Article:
Timothy Charles Davis (@timothycdavis) is a Nashville-based journalist and the author of The Hot Chicken Cookbook: The Fiery History and Red Hot Recipes of Nashville’s Beloved Bird.     

Back in January, KFC pivoted from its traditional fried-chicken formula by releasing a new item indebted to a regional specialty: Nashville-style Hot Chicken. Test-marketing the dish in Pittsburgh, PA, KFC’s take on it—which was advertised as both “smoky” and “sweet,” two things Hot Chicken most decidedly isn’t—was roundly mocked in Nashville.

That’s because in “Music City,” people recognize eating hot chicken as a type of birthright—no matter what creed or color, everyone understands its scorching power. Watching KFC swagger-jack a regional foodstuff's DNA might signal Hot Chicken's impending doom for many who grew up eating it. But for its spiritual godmother, André Prince Jeffries of Prince’s Hot Chicken Shack, she merely laughed at the franchise’s marketing ploy. “I’m surprised it’s taken them this long.”

What, then, really is Hot Chicken—the real stuff that turns customers into life-long fanatics? To paraphrase former Nashville mayor Bill Purcell, there’s a reason why they don’t call the stuff “warm chicken.” At its core, it’s simply southern fried chicken lacquered with a spice paste (cayenne, garlic powder, and paprika being constants). Traditionally, it’s served atop a couple slices of generic white bread—the better to sop up the inevitable grease/juices that accumulate—and garnished with a brace of pickle slices. To speak of Hot Chicken to someone who’s never tasted it is akin to attempting to sketch out the vagaries and varieties of romantic love to a 12-year-old; you must have felt it, really felt it, to understand.

Prince's hot chicken. Photo: Danielle B. Atkins

Those who have felt it, remember.

“I first had it at Prince’s,” says Andrew Zimmern. “I think whoever calls it a stunt food is ignorant of the point. This is not gimmick fare. This is not a scorpion you get inside a lollipop at the museum gift shop. This is a way of eating.”

Despite its recent surge of popularity, Hot Chicken is by no means a new dish, having been “invented” some 75-80 years ago by the Prince family, who still run the legendary Prince’s Hot Chicken Shack to this day. As the story goes, Thornton Prince III came home late one evening, after a night of carousing, or, perhaps better put, canoodling. Exhausted by his excuses, Prince’s live-in lady friend decided she would have her revenge. Sometime the next morning, she made him his favorite—a fried chicken breakfast—but with the goal of teaching him a lesson. Dousing his breakfast with cupfuls of cayenne, she colored the bird as red as her then-boiling blood. Apparently, the plan backfired: he couldn’t get enough of the stuff. In fact, he loved it so much that he set about replicating it. Once he zeroed in on a preparation he liked, and flush with laudatory nods from friends and family, he decided to bring Hot Chicken into the world via a tiny little eatery called, at that time, BBQ Chicken Shack.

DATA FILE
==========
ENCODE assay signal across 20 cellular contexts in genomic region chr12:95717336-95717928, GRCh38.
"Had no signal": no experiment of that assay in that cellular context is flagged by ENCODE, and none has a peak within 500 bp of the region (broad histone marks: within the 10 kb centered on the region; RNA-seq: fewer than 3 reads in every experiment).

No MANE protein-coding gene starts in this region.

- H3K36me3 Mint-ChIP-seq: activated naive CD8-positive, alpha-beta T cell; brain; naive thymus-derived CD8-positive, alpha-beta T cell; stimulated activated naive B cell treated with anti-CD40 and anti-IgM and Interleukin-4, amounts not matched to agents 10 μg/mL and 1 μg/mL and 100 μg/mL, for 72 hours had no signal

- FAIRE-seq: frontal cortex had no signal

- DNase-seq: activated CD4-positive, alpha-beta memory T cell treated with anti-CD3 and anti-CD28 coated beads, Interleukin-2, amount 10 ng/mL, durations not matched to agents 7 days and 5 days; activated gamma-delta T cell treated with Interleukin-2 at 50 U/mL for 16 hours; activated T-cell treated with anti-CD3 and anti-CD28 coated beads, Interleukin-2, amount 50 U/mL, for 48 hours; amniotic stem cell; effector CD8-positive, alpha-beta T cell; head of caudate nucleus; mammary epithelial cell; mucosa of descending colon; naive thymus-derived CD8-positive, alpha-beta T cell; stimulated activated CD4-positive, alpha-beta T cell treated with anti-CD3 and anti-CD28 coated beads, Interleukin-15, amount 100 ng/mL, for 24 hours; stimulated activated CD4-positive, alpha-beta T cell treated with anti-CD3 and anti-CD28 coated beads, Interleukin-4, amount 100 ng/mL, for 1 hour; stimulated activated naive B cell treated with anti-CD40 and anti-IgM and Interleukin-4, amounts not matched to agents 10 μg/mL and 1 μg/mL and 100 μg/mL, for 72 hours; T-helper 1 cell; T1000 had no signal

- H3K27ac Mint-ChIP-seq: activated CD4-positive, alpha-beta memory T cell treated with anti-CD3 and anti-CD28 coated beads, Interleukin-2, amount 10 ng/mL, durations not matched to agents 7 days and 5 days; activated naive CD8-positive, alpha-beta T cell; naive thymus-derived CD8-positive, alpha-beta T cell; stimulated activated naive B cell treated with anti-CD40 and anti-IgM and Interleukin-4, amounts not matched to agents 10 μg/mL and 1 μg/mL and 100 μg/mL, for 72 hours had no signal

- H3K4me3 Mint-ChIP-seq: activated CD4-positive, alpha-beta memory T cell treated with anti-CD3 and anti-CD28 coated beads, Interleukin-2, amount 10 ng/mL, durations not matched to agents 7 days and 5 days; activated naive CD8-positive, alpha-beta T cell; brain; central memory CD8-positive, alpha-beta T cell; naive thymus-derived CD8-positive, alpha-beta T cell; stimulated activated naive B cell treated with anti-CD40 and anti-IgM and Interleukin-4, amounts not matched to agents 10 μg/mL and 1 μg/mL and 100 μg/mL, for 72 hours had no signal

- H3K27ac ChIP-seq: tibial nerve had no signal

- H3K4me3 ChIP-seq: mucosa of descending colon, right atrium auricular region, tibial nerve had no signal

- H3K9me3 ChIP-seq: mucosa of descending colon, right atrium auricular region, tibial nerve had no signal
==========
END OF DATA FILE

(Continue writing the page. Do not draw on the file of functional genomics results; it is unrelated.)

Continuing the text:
If the story is to be believed, Prince’s ladyfriend deserves the lion’s share of credit for Hot Chicken’s creation. What Thornton Prince almost assuredly did do was refine Hot Chicken’s preparation, popularize it, and make a bit of peppery payback into something bigger: bigger than himself, of course, and ultimately bigger than his beloved Nashville.

André Prince Jeffries (right). Photo: Danielle B. Atkins

“Going to Prince's in Nashville is not about going to eat fried chicken, it's about making a fucking pilgrimage, a rite of passage, a badge of honor,” says chef Edward Lee, James Beard Award nominee and TV personality. “I was so anxious and giddy my first time, I ignored the advice of the seasoned regulars in line around me and ordered the extra hot. I had to sit there and take down the whole meal while the staff laughed at me. I've been back countless times since then, and each time, I gain a new appreciation.”